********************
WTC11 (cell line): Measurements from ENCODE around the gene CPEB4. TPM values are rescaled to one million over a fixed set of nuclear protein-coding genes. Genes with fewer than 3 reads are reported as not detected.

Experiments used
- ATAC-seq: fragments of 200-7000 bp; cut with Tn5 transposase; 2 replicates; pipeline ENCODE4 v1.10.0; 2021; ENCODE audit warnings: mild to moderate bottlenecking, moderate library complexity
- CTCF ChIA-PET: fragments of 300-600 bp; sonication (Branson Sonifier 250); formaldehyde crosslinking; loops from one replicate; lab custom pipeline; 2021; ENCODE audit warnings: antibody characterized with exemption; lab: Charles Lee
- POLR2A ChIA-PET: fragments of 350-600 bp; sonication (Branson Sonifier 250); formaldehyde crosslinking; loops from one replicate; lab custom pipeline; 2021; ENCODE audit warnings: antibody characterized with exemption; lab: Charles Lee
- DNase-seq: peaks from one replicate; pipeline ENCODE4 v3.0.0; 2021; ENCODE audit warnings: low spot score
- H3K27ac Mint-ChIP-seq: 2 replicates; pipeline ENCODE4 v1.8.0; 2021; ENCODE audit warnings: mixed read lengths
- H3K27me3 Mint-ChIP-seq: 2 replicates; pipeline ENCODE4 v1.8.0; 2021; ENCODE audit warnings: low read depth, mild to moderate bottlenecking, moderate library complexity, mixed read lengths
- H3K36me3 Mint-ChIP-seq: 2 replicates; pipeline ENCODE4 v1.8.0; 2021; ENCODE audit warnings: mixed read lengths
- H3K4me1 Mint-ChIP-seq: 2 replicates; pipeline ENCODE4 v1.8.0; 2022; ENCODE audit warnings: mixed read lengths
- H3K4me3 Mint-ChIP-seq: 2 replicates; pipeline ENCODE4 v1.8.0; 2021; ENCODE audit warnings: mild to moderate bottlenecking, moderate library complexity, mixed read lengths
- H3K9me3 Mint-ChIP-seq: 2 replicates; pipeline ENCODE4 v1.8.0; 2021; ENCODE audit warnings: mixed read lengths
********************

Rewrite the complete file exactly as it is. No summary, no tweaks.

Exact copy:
WTC11 (cell line): Measurements from ENCODE around the gene CPEB4. TPM values are rescaled to one million over a fixed set of nuclear protein-coding genes. Genes with fewer than 3 reads are reported as not detected.

Experiments used
- ATAC-seq: fragments of 200-7000 bp; cut with Tn5 transposase; 2 replicates; pipeline ENCODE4 v1.10.0; 2021; ENCODE audit warnings: mild to moderate bottlenecking, moderate library complexity
- CTCF ChIA-PET: fragments of 300-600 bp; sonication (Branson Sonifier 250); formaldehyde crosslinking; loops from one replicate; lab custom pipeline; 2021; ENCODE audit warnings: antibody characterized with exemption; lab: Charles Lee
- POLR2A ChIA-PET: fragments of 350-600 bp; sonication (Branson Sonifier 250); formaldehyde crosslinking; loops from one replicate; lab custom pipeline; 2021; ENCODE audit warnings: antibody characterized with exemption; lab: Charles Lee
- DNase-seq: peaks from one replicate; pipeline ENCODE4 v3.0.0; 2021; ENCODE audit warnings: low spot score
- H3K27ac Mint-ChIP-seq: 2 replicates; pipeline ENCODE4 v1.8.0; 2021; ENCODE audit warnings: mixed read lengths
- H3K27me3 Mint-ChIP-seq: 2 replicates; pipeline ENCODE4 v1.8.0; 2021; ENCODE audit warnings: low read depth, mild to moderate bottlenecking, moderate library complexity, mixed read lengths
- H3K36me3 Mint-ChIP-seq: 2 replicates; pipeline ENCODE4 v1.8.0; 2021; ENCODE audit warnings: mixed read lengths
- H3K4me1 Mint-ChIP-seq: 2 replicates; pipeline ENCODE4 v1.8.0; 2022; ENCODE audit warnings: mixed read lengths
- H3K4me3 Mint-ChIP-seq: 2 replicates; pipeline ENCODE4 v1.8.0; 2021; ENCODE audit warnings: mild to moderate bottlenecking, moderate library complexity, mixed read lengths
- H3K9me3 Mint-ChIP-seq: 2 replicates; pipeline ENCODE4 v1.8.0; 2021; ENCODE audit warnings: mixed read lengths